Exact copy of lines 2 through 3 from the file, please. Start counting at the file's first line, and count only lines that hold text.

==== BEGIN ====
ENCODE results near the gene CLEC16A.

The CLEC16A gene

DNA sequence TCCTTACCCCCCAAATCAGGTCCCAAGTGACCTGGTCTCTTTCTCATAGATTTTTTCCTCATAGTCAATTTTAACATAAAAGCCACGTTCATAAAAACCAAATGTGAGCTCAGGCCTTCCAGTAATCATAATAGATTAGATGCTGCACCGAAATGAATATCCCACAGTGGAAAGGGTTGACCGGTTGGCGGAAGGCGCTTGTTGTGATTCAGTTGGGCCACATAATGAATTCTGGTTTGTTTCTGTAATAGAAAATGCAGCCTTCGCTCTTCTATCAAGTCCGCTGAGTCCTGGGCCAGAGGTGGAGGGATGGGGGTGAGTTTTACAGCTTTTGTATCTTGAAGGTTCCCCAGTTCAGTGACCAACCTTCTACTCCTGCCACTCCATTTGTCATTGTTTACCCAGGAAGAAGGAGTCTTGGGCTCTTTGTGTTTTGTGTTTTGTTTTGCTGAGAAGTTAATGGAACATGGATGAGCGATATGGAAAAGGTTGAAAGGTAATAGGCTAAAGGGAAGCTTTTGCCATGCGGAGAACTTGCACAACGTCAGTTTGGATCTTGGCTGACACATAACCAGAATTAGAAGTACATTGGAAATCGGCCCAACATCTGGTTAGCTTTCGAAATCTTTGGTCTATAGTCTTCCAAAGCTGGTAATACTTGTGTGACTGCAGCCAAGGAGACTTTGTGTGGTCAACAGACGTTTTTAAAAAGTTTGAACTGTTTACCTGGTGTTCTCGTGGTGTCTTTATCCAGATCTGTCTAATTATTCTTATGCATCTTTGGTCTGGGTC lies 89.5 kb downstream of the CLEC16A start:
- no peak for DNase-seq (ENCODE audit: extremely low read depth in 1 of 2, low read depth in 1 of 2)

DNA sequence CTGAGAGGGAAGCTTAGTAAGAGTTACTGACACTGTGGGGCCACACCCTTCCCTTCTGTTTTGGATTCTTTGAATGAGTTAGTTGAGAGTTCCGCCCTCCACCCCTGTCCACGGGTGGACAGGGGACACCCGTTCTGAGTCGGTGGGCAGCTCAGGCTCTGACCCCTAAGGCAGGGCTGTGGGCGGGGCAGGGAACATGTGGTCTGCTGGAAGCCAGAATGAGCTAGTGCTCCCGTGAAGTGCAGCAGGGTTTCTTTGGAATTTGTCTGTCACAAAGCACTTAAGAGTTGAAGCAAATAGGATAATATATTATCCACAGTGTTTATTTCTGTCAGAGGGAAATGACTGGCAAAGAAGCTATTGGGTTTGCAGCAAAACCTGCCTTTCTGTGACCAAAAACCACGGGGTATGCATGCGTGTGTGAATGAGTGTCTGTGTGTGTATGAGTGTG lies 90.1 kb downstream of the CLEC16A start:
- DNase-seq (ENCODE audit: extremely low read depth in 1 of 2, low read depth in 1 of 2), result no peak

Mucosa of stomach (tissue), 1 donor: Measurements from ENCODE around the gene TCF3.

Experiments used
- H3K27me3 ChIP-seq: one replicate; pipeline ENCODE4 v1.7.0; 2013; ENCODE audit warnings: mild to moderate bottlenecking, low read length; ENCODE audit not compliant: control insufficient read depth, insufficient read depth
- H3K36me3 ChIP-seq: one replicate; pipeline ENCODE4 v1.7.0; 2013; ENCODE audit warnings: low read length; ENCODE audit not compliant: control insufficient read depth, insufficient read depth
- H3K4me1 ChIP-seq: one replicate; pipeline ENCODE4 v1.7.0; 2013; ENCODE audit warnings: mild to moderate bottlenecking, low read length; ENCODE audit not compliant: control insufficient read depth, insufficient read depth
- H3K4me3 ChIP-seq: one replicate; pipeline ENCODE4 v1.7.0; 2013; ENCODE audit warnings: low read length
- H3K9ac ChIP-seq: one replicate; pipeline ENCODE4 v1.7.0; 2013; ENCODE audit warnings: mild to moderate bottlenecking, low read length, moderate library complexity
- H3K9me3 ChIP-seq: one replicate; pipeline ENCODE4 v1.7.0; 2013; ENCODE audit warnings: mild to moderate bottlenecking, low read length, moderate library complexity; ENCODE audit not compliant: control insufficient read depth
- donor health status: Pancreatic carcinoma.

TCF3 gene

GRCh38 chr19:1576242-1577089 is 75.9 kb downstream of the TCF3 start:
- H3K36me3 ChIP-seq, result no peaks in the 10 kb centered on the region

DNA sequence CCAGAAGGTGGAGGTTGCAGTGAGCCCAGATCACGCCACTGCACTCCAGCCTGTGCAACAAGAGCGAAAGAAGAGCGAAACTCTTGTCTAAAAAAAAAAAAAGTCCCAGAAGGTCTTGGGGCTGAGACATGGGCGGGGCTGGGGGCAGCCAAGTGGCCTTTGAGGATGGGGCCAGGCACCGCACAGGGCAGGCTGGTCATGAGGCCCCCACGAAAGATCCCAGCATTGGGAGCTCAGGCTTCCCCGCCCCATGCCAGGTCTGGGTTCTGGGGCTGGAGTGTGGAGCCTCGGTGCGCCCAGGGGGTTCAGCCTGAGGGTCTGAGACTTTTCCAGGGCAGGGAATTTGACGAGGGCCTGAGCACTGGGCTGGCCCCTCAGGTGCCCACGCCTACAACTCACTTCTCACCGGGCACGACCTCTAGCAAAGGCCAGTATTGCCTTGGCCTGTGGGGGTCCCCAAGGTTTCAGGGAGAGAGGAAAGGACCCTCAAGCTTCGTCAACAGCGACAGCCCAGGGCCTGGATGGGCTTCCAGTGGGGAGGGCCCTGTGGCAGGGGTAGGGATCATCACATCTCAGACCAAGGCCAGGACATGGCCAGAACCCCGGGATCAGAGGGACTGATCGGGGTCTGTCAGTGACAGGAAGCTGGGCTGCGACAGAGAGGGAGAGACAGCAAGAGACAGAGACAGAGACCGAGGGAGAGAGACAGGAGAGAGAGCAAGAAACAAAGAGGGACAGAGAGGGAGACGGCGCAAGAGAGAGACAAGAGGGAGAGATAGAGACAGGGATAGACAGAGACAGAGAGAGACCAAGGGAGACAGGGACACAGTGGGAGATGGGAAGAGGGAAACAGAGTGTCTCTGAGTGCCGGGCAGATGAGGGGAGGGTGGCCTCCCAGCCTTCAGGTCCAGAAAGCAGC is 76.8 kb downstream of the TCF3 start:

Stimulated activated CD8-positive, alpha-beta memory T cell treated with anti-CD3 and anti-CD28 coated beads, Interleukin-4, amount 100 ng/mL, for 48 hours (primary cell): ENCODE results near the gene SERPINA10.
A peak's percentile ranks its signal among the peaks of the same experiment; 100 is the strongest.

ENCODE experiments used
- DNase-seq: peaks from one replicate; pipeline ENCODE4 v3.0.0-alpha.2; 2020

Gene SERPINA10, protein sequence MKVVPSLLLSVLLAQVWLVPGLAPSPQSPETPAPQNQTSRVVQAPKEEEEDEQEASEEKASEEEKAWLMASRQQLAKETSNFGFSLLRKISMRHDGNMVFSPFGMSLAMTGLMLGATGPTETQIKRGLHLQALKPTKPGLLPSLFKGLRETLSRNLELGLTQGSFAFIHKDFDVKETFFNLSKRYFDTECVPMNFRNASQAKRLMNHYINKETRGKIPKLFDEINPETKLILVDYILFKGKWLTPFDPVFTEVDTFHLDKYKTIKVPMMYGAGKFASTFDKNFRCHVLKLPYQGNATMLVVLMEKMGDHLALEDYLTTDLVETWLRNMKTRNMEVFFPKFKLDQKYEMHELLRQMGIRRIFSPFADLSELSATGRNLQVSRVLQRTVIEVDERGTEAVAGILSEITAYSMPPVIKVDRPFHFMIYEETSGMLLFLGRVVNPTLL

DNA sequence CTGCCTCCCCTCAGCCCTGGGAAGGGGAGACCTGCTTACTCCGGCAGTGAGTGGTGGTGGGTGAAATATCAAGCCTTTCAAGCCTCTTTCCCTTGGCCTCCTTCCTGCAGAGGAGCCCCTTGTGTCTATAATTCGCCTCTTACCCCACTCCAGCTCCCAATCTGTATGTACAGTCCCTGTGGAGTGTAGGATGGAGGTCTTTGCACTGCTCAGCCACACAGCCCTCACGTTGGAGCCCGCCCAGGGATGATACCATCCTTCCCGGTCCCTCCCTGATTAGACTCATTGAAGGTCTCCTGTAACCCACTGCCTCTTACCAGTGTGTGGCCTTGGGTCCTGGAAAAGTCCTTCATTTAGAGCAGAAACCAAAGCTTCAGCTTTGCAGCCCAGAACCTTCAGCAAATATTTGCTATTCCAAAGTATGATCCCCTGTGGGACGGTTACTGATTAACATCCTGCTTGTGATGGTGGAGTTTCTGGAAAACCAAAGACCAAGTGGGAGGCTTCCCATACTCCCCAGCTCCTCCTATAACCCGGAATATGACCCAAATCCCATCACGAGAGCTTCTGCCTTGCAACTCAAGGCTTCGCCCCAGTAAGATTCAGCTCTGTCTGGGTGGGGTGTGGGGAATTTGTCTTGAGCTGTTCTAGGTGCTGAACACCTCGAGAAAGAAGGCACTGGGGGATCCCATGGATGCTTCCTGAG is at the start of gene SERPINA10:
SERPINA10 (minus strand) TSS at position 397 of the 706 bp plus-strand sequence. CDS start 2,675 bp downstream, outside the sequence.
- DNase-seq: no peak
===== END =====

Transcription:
The CLEC16A gene

DNA sequence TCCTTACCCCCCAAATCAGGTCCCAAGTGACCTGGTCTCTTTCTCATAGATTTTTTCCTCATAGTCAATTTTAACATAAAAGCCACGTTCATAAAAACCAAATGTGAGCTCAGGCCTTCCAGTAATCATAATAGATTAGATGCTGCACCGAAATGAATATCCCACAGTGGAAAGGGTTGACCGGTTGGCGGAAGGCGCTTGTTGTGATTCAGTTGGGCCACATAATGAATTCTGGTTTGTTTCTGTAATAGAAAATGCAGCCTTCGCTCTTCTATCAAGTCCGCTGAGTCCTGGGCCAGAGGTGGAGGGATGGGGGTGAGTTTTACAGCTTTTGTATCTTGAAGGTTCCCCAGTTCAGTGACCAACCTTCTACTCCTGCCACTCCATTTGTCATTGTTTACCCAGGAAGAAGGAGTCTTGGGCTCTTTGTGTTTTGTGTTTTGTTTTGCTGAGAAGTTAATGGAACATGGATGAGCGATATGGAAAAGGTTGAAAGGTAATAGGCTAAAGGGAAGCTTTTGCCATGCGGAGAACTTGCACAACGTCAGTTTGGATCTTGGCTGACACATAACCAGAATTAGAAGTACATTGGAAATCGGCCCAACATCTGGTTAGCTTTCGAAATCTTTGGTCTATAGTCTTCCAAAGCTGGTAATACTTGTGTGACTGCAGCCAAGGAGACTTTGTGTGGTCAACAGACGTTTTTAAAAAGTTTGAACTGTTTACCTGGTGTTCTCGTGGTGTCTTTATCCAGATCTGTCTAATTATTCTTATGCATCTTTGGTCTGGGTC lies 89.5 kb downstream of the CLEC16A start: